We know from the first line of Ruth Rendell’s A Judgement In Stone who did the crime. Eunice Parchman killed the Cloverdale family. We know from the second line of the compelling book the reason why she did it. But, that reason is far more complicated than described. Yet, at the same time, it truly is as simple as described.
What happened at Lowfield Hall, the Cloverdale home located ten miles outside the small village of Stantwich, is fairly clear. Why it happened at the manor home is as complicated as the layers of an onion. If one little thing had been done differently the crime could have been stopped in so many ways. Yet, it wasn’t as events and quite possible fate itself made sure of the crime.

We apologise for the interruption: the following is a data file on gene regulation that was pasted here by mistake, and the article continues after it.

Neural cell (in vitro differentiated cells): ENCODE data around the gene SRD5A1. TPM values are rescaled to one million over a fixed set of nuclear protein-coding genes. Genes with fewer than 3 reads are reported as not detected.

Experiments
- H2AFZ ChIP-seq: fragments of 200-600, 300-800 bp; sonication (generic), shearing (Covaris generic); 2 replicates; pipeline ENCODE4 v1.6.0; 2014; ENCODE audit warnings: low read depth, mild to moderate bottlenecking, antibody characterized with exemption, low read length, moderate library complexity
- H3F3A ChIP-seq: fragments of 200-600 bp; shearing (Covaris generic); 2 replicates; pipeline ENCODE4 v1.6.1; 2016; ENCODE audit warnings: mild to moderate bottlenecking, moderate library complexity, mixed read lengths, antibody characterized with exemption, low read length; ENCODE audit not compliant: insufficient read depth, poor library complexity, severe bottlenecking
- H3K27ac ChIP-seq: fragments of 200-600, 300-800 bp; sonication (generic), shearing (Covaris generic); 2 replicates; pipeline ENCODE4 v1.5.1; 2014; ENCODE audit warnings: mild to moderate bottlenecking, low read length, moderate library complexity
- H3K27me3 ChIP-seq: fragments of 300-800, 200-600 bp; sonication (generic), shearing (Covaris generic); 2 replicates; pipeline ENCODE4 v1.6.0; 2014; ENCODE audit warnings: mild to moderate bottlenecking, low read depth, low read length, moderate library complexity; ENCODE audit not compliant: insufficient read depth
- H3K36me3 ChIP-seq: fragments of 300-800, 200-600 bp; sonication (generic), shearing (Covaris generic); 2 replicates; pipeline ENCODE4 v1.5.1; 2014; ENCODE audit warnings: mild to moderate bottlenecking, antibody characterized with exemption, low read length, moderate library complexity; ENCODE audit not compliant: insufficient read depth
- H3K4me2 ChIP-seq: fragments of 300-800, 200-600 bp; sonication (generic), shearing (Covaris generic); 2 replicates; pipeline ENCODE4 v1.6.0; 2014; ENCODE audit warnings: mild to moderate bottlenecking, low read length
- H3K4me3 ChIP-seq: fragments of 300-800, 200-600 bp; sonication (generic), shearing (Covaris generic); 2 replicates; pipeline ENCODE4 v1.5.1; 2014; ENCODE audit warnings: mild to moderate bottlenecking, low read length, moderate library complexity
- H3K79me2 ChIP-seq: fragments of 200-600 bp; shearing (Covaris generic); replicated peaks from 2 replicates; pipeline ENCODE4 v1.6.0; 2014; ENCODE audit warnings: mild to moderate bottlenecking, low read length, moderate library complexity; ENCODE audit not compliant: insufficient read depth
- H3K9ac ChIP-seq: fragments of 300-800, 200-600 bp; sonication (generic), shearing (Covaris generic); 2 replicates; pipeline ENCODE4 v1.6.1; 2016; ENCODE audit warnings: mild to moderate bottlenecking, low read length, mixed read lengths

A Judgement In Stone is not a classic mystery. Readers know from the start the crime, the guilty party, and the stated motivation. Instead, the read is a very complicated character study. Not just of the killer Eugene Parchman, but everyone in the book. Her accomplice who is clearly insane by the time of the brutal killings, the victims known as the Cloverdales, as well as the people of the local town, and many others.
Every crime leaves a wake of eek of wreckage in its wake. That wake of wreckage in all its parts– big and small– is what the very good A Judgement In Stone by Ruth Rendell is all about from start to finish.
My thanks to Barry Ergang who provided an e-book version for me to read and review.
Kevin R. Tipple ©2016